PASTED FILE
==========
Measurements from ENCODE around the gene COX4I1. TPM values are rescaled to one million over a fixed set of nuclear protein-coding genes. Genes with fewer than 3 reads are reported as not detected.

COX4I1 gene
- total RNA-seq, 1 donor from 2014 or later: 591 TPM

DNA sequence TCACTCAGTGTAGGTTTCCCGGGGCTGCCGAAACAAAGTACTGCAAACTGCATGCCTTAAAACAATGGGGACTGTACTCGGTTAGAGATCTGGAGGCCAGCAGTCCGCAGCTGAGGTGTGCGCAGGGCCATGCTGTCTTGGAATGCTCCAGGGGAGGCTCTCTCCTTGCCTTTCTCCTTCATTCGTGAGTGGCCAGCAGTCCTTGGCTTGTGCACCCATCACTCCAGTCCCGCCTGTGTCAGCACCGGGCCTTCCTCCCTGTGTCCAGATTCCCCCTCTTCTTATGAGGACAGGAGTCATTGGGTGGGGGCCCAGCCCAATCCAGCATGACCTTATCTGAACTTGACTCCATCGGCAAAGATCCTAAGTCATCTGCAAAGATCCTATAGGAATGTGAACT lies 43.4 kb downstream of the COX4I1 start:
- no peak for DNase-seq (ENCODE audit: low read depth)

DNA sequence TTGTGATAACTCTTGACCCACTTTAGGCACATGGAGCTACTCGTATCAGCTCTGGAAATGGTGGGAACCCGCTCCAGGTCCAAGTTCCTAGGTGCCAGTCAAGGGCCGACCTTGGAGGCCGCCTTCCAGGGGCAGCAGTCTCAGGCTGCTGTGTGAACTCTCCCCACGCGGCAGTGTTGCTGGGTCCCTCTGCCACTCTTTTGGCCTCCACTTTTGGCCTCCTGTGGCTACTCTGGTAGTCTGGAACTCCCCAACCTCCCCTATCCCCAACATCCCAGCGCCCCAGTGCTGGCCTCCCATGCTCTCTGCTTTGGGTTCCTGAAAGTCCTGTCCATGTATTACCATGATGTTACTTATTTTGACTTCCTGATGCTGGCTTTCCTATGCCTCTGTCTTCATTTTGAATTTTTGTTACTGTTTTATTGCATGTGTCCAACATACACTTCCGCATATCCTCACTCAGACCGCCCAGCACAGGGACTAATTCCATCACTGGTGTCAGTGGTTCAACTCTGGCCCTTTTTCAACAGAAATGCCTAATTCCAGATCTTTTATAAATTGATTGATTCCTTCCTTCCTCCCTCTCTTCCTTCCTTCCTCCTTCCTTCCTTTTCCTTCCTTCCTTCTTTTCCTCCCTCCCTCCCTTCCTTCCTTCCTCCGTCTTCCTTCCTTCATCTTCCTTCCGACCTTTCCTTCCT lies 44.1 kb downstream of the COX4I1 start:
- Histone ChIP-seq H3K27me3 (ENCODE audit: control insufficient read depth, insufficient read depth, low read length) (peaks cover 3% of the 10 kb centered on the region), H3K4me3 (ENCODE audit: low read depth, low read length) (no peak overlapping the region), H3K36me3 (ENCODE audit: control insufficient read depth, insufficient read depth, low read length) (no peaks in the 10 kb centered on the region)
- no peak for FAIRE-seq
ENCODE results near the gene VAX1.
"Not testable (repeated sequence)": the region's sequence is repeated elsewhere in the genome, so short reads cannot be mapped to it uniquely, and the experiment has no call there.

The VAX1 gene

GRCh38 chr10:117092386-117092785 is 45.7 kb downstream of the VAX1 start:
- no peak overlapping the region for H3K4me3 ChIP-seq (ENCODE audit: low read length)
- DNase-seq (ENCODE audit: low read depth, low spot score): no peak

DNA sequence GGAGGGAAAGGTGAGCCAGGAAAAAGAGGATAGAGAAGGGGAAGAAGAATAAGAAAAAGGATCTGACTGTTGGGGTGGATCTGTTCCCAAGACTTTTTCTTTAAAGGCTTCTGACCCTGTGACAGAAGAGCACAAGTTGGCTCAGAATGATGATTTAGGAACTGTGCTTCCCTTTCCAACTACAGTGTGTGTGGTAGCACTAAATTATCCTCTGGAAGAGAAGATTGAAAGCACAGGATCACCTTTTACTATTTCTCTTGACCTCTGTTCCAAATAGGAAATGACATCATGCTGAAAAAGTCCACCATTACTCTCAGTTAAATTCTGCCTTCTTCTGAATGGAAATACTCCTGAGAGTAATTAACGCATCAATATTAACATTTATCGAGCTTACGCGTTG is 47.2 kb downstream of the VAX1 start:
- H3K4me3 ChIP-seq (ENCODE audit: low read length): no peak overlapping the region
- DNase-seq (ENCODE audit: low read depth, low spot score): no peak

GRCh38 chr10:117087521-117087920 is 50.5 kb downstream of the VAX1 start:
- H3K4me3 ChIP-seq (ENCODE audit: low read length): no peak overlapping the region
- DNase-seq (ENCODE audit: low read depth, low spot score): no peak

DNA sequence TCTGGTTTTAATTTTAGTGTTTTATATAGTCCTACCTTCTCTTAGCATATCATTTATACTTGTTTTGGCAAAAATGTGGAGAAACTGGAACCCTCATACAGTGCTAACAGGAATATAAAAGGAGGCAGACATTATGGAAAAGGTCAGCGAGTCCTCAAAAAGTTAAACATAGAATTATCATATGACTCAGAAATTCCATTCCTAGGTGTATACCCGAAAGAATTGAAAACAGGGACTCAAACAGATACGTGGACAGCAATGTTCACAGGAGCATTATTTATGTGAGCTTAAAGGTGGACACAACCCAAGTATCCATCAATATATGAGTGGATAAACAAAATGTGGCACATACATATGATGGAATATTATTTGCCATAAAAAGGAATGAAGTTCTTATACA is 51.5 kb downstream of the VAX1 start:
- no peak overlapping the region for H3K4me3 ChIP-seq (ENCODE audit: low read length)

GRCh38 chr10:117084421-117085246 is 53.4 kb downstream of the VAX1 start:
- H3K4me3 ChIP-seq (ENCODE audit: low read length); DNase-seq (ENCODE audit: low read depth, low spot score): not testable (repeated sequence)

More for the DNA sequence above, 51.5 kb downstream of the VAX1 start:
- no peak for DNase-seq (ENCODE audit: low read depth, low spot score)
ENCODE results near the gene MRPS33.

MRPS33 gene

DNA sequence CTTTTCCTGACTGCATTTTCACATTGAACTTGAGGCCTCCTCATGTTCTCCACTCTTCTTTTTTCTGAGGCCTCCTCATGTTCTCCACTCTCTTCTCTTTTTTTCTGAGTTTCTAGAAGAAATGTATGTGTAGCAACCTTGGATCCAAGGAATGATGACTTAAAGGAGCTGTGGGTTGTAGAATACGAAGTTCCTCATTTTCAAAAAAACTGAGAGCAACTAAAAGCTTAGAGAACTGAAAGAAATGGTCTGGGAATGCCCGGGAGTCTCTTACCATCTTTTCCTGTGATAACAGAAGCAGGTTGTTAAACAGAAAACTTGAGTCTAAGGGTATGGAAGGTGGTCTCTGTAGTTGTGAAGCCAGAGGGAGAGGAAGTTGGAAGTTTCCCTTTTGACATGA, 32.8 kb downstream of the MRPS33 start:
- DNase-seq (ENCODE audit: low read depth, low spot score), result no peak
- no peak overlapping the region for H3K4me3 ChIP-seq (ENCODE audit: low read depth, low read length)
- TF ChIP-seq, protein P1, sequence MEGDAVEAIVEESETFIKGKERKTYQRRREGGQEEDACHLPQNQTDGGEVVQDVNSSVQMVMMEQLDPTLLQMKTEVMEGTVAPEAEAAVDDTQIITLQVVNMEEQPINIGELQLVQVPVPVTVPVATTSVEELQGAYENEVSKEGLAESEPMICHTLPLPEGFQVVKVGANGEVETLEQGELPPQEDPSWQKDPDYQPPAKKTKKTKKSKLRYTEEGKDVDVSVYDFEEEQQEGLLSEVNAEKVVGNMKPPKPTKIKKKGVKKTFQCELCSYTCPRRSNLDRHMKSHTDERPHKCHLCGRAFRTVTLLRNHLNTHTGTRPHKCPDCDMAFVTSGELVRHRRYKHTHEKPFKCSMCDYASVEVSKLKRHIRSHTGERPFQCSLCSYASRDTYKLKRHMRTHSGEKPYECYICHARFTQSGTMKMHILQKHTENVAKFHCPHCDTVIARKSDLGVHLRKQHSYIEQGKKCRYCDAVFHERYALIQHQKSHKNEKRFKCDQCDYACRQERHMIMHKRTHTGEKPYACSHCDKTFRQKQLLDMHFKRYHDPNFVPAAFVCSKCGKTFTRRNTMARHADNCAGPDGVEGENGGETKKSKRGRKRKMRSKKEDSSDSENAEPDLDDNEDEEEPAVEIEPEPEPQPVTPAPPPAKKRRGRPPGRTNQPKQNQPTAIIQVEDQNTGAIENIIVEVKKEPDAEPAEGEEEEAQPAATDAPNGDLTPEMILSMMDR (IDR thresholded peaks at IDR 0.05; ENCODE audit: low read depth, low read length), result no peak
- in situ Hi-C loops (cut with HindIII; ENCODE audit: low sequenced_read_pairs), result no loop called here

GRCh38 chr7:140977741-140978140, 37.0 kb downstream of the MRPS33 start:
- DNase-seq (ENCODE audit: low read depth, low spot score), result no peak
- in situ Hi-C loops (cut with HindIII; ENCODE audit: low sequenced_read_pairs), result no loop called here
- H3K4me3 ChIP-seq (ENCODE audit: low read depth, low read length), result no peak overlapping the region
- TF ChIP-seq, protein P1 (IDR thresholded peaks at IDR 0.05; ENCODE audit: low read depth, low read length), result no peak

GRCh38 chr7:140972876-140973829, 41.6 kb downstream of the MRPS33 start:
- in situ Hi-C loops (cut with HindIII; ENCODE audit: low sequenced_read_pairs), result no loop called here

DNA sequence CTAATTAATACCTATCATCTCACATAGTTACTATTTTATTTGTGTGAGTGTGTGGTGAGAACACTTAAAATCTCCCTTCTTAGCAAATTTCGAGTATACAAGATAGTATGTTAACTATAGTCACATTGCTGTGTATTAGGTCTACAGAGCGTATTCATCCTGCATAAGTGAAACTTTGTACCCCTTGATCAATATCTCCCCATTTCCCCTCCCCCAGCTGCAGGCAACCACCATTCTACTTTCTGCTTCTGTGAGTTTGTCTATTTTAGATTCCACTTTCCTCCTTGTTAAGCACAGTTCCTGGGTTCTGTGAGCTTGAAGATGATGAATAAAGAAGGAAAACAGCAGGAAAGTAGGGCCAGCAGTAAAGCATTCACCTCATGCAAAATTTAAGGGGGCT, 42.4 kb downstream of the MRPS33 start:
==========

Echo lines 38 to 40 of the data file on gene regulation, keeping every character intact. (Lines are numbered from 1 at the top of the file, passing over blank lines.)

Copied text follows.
- TF ChIP-seq, protein P1 (IDR thresholded peaks at IDR 0.05; ENCODE audit: low read depth, low read length), result no peak

GRCh38 chr7:140972876-140973829, 41.6 kb downstream of the MRPS33 start:
- in situ Hi-C loops (cut with HindIII; ENCODE audit: low sequenced_read_pairs), result no loop called here